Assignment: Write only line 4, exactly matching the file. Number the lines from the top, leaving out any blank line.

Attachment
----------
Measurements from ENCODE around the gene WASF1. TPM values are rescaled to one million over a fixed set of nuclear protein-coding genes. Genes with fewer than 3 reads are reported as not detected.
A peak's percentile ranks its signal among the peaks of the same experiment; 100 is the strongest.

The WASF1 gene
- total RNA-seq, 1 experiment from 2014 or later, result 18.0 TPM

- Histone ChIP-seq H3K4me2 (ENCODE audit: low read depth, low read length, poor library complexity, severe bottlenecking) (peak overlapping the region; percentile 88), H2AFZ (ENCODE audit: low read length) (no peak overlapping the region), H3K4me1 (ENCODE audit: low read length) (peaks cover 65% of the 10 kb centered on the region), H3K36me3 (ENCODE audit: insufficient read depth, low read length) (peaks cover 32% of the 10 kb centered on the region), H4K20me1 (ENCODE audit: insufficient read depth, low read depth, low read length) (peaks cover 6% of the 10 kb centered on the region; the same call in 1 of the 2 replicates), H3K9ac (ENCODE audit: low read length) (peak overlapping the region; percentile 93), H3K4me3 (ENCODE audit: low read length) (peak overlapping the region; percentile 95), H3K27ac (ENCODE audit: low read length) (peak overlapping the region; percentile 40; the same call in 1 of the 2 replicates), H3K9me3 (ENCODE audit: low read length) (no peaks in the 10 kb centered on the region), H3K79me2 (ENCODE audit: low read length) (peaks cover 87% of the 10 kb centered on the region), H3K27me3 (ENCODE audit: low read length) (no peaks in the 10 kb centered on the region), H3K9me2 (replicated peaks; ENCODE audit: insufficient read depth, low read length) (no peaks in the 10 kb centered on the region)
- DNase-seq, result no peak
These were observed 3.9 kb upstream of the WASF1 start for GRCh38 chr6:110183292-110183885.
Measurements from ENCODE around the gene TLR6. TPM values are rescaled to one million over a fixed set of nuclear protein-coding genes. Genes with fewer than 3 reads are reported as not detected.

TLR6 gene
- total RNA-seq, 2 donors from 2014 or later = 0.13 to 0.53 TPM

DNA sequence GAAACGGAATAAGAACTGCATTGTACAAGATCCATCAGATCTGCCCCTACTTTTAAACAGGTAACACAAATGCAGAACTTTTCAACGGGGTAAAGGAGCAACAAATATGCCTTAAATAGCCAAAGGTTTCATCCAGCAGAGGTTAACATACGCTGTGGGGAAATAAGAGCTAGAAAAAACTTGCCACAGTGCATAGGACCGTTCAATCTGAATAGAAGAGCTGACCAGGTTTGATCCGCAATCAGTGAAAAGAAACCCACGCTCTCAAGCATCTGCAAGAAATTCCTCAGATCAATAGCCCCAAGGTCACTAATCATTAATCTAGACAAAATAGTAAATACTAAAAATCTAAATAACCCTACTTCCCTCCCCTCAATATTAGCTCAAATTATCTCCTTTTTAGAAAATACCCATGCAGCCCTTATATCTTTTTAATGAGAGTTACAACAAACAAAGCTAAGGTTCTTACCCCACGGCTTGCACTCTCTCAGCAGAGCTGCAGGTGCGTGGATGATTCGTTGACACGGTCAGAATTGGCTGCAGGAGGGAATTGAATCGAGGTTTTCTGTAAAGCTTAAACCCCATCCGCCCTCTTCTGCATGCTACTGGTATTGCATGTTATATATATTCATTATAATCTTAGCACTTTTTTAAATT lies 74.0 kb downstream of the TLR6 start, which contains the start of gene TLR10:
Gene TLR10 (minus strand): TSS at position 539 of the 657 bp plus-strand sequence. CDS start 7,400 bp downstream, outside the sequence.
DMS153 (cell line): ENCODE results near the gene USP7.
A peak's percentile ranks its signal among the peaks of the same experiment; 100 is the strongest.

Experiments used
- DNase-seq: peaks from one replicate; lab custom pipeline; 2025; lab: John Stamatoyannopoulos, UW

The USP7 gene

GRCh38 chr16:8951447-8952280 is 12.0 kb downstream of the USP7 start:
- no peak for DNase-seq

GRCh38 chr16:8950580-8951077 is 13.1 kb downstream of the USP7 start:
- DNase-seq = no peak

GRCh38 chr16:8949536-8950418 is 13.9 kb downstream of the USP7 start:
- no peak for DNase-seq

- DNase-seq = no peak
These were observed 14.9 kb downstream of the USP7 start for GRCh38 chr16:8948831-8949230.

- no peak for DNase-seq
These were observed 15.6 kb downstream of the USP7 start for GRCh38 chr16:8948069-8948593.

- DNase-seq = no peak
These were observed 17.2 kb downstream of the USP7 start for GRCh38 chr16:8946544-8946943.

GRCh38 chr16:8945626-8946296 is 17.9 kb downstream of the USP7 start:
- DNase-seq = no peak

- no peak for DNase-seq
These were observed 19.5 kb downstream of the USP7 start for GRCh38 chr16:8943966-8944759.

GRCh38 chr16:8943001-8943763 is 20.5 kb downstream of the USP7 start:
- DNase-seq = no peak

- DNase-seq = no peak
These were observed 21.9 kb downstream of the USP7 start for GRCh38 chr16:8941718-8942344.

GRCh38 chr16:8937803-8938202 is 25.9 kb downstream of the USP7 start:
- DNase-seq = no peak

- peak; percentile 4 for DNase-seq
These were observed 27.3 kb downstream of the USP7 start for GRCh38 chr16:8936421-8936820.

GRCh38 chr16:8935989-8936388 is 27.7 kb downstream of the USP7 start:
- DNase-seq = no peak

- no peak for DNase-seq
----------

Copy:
- total RNA-seq, 1 experiment from 2014 or later, result 18.0 TPM